With a federal election seemingly looming, the race for Ottawa Centre is taking shape, and the NDP are looking to take back the riding it held for over a decade.
Catherine McKenna, Infrastructure minister and the Liberal MP who ended the NDP’s hold in Ottawa Centre, is retiring from politics. Mark Carney, former Bank of Canada governor, put rumours of his candidacy to bed, clearing the way for Yasir Naqvi, former Ontario attorney general, to succeed McKenna as the Liberal party’s favoured nominee.
Carol Clemenhagen, a former health care industry executive, is running for a second time for the Conservatives.
Angella MacEwen, a labour economist, is the NDP’s candidate.
The riding is important to the NDP because it can “reflect national NDP performance,” MacEwen, who ran for the NDP in Ottawa West—Nepean in the last election, told iPolitics on Wednesday.
In the four general elections from 2004 to 2011, the NDP under Jack Layton steadily increased their national vote total and seat count. That culminated in the “Orange Wave” in 2011 that saw the New Democrats become Canada’s official Opposition for the first time with 103 seats.
During the NDP’s ascent, it won Ottawa Centre in every election.
Then, in 2015, the Tom Mulcair-led NDP lost 51 seats, putting them third in seats in the House of Commons. In 2019, under current leader Jagmeet Singh, they lost 14 more, relegating them to fourth place, behind the Bloc Québécois.
As the party’s national presence declined, so too did its performance in Ottawa Centre: McKenna edged out then-NDP MP Paul Dewar in 2015, and beat NDP candidate Emilie Taman by a nearly 20 per cent margin in 2019.
In McKenna’s departure, MacEwen and the NDP have spotted an opportunity to capitalize.
McKenna’s retirement means the Liberals won’t benefit from the incumbency effect that gives sitting MPs a better chance of retaining their seat in an election than a new candidate running under the same party banner, found Marie Rekkas, a professor at Simon Fraser University, in a study.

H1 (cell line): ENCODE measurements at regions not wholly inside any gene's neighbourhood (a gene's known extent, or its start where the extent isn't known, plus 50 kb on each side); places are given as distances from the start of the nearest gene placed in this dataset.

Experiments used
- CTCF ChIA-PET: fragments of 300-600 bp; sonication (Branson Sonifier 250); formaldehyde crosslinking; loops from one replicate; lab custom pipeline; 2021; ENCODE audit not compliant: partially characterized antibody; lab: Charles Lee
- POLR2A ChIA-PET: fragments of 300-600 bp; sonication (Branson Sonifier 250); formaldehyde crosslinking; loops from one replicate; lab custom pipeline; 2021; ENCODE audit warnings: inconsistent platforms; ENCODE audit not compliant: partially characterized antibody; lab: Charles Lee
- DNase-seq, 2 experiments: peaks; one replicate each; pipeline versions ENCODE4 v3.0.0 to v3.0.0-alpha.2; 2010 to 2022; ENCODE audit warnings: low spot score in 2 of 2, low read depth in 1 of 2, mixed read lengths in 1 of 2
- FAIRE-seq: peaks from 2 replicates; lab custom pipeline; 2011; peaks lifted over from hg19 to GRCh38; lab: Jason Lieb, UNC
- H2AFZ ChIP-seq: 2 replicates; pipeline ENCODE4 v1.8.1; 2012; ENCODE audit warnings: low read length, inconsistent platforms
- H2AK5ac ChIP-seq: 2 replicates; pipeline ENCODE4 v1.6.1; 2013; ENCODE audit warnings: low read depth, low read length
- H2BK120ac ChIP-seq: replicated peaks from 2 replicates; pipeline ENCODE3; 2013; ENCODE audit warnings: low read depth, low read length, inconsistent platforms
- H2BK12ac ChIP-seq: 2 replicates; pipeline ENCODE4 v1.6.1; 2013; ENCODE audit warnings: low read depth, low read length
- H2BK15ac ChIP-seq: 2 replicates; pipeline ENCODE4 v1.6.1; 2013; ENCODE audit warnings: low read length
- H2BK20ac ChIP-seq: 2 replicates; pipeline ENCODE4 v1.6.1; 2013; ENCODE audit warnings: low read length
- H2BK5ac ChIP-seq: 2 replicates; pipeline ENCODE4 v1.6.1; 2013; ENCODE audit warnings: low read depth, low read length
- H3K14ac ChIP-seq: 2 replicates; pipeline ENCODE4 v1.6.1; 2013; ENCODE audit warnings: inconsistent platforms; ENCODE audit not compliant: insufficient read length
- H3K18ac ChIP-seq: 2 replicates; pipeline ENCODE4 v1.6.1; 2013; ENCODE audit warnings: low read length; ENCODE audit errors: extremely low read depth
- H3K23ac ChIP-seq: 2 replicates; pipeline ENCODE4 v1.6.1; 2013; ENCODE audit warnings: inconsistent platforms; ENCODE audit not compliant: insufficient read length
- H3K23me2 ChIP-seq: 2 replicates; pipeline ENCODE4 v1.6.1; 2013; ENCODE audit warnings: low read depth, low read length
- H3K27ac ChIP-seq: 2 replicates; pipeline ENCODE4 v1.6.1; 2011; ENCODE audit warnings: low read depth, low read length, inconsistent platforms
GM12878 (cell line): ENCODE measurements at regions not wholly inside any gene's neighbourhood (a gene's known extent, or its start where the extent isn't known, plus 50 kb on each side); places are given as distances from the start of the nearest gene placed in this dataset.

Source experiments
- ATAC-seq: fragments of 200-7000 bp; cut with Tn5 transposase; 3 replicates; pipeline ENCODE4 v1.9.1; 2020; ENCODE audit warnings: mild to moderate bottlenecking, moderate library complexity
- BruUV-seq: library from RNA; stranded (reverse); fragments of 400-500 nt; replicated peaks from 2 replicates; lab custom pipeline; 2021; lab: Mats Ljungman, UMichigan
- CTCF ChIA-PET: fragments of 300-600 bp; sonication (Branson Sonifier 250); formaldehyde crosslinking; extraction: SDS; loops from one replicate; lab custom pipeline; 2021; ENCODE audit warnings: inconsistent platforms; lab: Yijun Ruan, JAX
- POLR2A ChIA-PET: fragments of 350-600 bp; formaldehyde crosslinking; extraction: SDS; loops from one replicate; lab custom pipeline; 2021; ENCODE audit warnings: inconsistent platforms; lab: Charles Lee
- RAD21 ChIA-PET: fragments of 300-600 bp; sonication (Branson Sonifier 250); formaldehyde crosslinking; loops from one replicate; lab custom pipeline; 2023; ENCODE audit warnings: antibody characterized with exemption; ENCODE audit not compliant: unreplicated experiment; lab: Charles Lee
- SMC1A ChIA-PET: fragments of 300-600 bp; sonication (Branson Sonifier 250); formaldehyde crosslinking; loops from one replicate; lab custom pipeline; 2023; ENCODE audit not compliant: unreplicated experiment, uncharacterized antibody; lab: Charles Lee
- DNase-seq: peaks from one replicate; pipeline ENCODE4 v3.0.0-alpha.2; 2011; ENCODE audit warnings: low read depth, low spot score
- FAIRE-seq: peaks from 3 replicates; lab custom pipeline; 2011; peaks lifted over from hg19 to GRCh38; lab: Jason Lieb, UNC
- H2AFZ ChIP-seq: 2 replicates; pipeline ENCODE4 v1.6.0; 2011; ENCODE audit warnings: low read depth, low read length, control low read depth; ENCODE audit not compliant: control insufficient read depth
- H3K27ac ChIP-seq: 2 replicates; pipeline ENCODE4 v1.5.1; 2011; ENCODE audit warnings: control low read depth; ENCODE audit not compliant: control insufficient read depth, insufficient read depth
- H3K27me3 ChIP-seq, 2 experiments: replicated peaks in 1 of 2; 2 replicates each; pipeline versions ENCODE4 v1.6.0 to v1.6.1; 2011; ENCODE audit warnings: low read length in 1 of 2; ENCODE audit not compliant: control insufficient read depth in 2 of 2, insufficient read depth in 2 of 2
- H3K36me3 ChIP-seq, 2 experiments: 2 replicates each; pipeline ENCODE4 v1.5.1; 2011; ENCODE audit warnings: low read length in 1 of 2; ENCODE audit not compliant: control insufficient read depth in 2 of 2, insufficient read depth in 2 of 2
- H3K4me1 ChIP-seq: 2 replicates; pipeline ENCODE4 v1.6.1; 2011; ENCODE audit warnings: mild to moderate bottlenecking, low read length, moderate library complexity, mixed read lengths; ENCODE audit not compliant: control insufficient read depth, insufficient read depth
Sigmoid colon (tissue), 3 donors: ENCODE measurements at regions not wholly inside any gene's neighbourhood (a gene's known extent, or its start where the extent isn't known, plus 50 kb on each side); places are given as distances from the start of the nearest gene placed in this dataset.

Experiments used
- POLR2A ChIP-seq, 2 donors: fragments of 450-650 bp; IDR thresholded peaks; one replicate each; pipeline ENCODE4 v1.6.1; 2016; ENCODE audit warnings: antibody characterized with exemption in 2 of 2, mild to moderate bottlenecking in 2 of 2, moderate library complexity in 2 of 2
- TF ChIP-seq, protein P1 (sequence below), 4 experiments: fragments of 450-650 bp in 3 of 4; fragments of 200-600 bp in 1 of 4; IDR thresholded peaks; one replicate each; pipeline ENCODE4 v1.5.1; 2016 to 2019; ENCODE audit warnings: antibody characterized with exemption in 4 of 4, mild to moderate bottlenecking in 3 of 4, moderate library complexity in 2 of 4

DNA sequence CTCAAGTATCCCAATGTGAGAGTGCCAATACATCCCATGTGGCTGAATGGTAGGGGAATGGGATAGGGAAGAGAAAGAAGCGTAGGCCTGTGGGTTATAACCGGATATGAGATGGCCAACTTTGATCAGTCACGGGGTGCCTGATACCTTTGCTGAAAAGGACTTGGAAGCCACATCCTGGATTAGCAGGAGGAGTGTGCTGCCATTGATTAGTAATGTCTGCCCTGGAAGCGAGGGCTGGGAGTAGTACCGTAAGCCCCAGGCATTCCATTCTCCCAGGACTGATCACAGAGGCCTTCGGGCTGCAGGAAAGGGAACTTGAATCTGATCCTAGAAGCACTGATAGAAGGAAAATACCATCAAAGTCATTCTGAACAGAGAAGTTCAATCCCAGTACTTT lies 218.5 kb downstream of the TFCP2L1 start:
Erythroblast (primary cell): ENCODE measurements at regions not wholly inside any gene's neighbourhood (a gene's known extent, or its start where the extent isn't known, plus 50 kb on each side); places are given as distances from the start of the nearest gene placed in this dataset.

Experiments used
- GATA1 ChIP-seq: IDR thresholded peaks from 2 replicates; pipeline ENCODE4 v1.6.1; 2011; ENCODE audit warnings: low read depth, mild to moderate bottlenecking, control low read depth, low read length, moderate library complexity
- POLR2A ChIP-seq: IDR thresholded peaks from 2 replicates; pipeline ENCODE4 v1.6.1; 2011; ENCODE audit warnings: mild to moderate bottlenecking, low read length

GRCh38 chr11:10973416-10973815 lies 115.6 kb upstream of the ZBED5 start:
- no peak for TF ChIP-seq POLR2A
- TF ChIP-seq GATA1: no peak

Singh’s rising popularity may also help — like how favourable attitudes toward Layton did, and how provincial NDP Leader Andrea Horwath’s 2018 surge may have helped NDP MPP Joel Harden score an upset win in the riding’s provincial equivalent that year. Harden beat Naqvi, who was running for re-election, by 14 points in 2018, increasing the NDP’s vote share by nearly 26 points.
“Joel was able to really define a difference between the Liberals and the NDP” and tirelessly campaigned locally, MacEwen told iPolitics in a recent interview.
MacEwen, who lives in Ottawa Centre, is working with Jill O’Reilly, Harden’s campaign manager, to implement a “big organizing” strategy. She’s also getting advice from Taman.
“You build up the capacity of volunteers and give them as much responsibility and autonomy as they want,” MacEwen said. “It’s a strategy for growing the numbers of volunteers that you have … and taking full advantage of the creativity and passion and networks they have.”
MacEwen’s strength is similar to Harden’s in that she’s “able to articulate a clear economic vision for the NDP that is distinct from the Liberals,” she said.
“Why would you elect somebody from the NDP if you don’t think they’re going to form government?” MacEwan asked. “Well, you would do it if you think that they are going to make the government more effective by their presence and knowledge.”